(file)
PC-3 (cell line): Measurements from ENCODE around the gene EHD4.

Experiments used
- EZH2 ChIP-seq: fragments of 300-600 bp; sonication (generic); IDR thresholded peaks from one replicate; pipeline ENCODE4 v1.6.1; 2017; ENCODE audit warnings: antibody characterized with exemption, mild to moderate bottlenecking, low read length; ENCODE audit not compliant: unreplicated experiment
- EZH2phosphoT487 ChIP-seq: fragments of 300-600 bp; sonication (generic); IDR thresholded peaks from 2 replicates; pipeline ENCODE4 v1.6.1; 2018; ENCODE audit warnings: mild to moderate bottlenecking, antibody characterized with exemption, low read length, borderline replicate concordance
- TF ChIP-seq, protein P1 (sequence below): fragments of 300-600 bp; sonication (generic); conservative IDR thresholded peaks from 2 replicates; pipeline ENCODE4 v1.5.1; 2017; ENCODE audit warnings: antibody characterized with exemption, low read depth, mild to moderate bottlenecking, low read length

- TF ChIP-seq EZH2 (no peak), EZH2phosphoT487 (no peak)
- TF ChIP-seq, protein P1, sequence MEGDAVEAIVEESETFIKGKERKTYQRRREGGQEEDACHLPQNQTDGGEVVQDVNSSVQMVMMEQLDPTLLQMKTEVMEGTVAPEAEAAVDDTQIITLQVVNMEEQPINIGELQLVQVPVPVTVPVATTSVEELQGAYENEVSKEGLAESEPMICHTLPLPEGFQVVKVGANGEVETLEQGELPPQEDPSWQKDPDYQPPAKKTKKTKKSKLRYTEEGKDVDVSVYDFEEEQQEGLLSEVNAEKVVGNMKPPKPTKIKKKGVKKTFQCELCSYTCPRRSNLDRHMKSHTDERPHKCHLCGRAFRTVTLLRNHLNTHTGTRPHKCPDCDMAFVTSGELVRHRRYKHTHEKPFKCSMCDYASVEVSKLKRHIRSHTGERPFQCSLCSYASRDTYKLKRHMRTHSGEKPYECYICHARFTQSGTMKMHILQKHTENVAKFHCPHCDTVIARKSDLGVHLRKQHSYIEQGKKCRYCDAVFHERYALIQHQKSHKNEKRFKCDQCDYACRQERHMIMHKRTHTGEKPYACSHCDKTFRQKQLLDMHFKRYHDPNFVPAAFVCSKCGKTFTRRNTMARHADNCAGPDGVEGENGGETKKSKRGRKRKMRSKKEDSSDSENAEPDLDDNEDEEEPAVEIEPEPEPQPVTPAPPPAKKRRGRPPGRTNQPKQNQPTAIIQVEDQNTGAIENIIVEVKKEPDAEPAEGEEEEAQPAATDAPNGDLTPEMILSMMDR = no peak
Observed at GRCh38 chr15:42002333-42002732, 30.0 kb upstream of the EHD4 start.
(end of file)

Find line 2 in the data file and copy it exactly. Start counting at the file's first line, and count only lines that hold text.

Experiments used